Those who travel by train already need strong nerves.

The trains are so often late that it's just an impertinence - says even Deutsche Bahn.

Now freight trains are to be given priority over passenger trains.

Namely when they have loaded coal, gas, oil or transformers - in other words, everything that keeps power plants and factories running.

Because the Rhine has too little water, the freight can hardly get through there.

But that does not necessarily mean that the train chaos for the passengers will be even greater.

Why is the train so unpunctual?

There are more trains on the road than ever before.

At the same time, however, construction is going on at a record level so that the rail network, which is in need of rehabilitation, can hold out.

Currently, masses of 9-euro ticket customers are still flooding the regional trains;

the train has to use additional staff to speed up boarding and alighting.

Less than 60 percent of long-distance trains were recently on time - and that includes delayed departures of up to six minutes.

Also in regional traffic, at less than 90 percent, exceptionally few trains are punctual.

Why should coal, gas and oil be given priority?

Freight trains are also late.

Because at times more than 200 freight trains stood still, the industry has been complaining about the railway for months.

In addition, there are now two crises at once: the energy crisis as a result of the Russian war of aggression against Ukraine and the climate crisis in the form of drought and low water in the Rhine.

Hence the proposed regulation.

"The aim is to ensure the operation of power plants, refineries, power grids and other vital operations," says a paper by the Federal Ministries of Economics and Transport that was distributed over the weekend.

So that coal can continue to go to power plants and oil to refineries, they want to give priority to energy transport by rail for six months.

How much coal, oil and gas is already transported by rail today?

As the market leader, Deutsche Bahn runs 50 trains a week, each carrying 3,000 tons of hard coal.

A large coal-fired power plant like Gelsenkirchen-Scholven needs 20,000 tons a day under full load.

Compared to the 20,000 cargo trains in total, the 50 coal trains are not that significant, even if their number were doubled.

Coal can also be easily stockpiled - so it doesn't necessarily have to go to the power plant at certain times of the day.

The competitors are better at transporting oil and gas than DB, but their Association of European Railways does not give any figures.

Deputy Managing Director Neele Wesseln points out that companies can already have their freight trains pulled ahead.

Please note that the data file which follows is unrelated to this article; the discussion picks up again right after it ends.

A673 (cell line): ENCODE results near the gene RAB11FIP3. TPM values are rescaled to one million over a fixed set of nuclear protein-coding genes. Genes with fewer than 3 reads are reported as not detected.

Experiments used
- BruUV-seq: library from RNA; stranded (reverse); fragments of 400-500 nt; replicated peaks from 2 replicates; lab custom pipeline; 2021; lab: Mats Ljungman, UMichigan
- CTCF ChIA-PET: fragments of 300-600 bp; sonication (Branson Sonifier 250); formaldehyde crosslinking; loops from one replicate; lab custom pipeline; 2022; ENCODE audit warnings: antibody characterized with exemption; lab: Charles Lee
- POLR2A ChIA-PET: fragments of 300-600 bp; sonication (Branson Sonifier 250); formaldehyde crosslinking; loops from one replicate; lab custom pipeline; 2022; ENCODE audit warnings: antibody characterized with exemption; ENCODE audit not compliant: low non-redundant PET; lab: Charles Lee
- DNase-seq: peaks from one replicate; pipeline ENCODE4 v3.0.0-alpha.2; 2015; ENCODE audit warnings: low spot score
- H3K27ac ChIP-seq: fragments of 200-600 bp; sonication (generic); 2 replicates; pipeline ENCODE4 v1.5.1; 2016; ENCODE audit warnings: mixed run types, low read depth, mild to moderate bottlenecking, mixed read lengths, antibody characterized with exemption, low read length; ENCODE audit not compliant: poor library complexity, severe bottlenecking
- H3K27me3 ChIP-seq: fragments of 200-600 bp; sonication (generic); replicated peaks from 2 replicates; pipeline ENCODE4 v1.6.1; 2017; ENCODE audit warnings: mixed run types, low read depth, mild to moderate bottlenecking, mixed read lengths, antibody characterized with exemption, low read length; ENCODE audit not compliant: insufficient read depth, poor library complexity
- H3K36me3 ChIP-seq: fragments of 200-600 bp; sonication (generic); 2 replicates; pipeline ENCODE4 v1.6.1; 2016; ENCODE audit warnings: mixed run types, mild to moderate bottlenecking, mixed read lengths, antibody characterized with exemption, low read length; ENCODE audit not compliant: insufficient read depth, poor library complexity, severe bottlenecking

You would only need to pay an express surcharge on the rail usage fee.

The freight railways are therefore skeptical about the planned ordinance.

What do passenger representatives say?

They don't think much of the priority for trains with coal, oil, gas or transformers either.

"No local or long-distance train must be canceled for these transports," demands chairman Detlef Neuß.

All the problems of the railways in Germany were revealed in the 9-euro ticket campaign.

"In the last three decades we have slept on the expansion and even criminally dismantled infrastructure." Now even more delays?

That would drive people off the trains back into the car, says Neuss.

"That's exactly what we don't want."

Will the trains be even less punctual for passengers?

If in doubt, passenger transport will have to wait, explains Transport Minister Volker Wissing (FDP).

According to the government paper, delays for passengers should be avoided “as far as possible”.

It could help that the 9-euro ticket campaign expires at the end of August and the summer travel wave is gradually ebbing away.

According to information from the industry, not all possibilities have been exhausted to lengthen existing freight trains or to run more at night.

In any case, not all transport can be shifted to rail in the short term, because wagons are scarce throughout Europe.

Neither the federal group nor its goods competitors are currently registering a higher demand for energy transport.

"The statutory ordinance to prioritize supply-relevant trains is a sensible precautionary measure by the federal government," says Deutsche Bahn.

"It remains to be seen whether it will even have to come to fruition."